Kanye West in 2013 (Shareif Ziyadat/FilmMagic/Getty Images); Rick Rubin in 2012 (Jon Kopaloff/FilmMagic/Getty Images)

If you're one of the many listening to Kanye West's newest album, Yeezus, right now, you should probably learn about producer Rick Rubin. Embedded in hip-hop's story since the early days of Def Jam, Rubin has produced records for everyone from LL Cool J to Johnny Cash, but it was his minimalist creativity that pushed West to request his talents for Yeezus, officially out on June 18.

The Wall Street Journal asked Rubin to explain West's new sound, but he really described hip-hop's latest direction.

Can you recall a scene from the sessions that might help people understand his method in the studio?

We were working on a Sunday [the same day West attended a baby shower for girlfriend Kim Kardashian] and the album was to be turned in two days later. Kanye was planning to go to Milan that night. Five songs still needed vocals and two or three of them still needed lyrics. He said, "Don't worry, I will score 40 points for you in the fourth quarter." In the two hours before had to run out to catch the plane, he did exactly that: finished all lyrics and performed them with gusto. A remarkable feat. He had total confidence in his ability to get the job done when push came to shove.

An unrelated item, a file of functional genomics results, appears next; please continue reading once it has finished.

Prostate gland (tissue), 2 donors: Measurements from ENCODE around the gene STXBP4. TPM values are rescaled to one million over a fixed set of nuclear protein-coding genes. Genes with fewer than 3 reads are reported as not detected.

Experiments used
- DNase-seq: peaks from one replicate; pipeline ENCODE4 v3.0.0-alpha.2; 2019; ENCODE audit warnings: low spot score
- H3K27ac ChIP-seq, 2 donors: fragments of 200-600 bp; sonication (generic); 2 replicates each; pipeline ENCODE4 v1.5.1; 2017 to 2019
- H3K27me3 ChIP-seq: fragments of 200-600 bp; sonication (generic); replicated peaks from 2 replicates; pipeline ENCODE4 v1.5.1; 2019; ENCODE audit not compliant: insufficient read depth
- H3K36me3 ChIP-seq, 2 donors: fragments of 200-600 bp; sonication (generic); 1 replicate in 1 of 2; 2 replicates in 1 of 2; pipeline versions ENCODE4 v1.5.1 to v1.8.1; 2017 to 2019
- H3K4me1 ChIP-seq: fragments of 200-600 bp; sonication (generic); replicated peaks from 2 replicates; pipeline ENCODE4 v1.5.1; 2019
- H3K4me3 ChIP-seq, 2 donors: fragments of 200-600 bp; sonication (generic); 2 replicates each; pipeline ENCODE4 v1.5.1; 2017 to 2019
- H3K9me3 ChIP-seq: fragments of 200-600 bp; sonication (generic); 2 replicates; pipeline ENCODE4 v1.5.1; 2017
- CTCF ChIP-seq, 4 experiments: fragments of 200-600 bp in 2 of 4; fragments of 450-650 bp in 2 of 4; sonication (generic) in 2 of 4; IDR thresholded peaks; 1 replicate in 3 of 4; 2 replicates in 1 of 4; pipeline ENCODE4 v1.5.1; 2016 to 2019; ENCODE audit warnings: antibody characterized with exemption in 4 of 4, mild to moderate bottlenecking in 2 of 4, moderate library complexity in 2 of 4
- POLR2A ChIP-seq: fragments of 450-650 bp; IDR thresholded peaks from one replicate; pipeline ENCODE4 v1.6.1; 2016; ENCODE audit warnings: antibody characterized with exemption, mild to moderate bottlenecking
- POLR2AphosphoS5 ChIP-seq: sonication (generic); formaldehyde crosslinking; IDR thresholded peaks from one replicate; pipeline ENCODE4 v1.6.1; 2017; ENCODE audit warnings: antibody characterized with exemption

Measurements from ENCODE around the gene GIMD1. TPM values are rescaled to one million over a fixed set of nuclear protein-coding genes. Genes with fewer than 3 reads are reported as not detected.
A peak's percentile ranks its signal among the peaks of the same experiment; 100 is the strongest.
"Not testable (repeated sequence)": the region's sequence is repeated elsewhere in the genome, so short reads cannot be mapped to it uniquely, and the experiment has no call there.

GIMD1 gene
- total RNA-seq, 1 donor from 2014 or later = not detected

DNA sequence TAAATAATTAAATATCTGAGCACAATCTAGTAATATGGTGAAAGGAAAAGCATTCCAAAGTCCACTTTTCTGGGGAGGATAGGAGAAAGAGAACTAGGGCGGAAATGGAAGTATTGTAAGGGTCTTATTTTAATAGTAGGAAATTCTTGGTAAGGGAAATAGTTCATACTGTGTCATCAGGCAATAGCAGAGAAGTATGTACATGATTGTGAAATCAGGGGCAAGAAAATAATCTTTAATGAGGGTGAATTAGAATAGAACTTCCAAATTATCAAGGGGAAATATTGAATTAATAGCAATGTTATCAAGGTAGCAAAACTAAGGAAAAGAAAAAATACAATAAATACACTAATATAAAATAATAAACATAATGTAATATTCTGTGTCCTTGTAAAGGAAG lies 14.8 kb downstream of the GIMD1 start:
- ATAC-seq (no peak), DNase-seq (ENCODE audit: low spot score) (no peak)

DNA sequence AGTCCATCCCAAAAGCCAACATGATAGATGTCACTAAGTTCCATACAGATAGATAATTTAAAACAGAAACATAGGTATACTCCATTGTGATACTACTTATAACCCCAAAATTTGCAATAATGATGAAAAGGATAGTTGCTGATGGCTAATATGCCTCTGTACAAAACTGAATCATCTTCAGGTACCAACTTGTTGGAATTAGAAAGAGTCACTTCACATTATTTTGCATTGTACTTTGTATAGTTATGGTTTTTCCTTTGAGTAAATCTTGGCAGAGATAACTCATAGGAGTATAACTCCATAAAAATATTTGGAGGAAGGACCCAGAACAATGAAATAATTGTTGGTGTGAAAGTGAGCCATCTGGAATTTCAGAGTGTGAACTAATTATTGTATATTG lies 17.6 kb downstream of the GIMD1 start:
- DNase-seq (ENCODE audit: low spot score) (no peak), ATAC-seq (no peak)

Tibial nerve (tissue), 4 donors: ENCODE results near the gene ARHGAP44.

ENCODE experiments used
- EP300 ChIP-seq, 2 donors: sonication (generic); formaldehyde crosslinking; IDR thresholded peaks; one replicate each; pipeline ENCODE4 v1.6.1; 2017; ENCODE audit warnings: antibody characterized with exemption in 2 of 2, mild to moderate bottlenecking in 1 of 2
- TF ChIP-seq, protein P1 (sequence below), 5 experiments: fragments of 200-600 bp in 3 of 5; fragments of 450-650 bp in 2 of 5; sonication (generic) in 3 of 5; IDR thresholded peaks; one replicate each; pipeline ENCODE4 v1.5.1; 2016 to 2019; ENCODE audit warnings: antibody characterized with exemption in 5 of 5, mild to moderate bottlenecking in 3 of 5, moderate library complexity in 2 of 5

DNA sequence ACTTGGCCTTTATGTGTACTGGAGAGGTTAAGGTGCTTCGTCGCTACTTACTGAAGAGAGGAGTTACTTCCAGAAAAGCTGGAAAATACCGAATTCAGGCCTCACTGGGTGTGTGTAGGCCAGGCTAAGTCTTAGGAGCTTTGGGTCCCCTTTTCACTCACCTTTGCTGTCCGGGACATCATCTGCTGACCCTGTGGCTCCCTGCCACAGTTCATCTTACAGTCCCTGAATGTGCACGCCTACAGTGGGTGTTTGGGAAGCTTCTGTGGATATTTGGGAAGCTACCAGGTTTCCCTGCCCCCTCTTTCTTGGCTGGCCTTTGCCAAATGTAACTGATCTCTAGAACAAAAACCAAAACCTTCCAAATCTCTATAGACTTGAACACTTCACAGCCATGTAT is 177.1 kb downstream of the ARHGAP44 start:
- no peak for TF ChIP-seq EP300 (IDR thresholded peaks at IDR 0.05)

Where does "Yeezus" put him in relation to hip-hop and the broader music culture?

He is a true artist who happens to make music under the wide umbrella of hip hop. He is in no way beholden to hip hop's typical messaging musical cliches. Hip hop is a grander, more personal form because of his contributions, and hopefully his work will inspire others to push the boundaries of what's possible in hip hop.


Read more at the Wall Street Journal.

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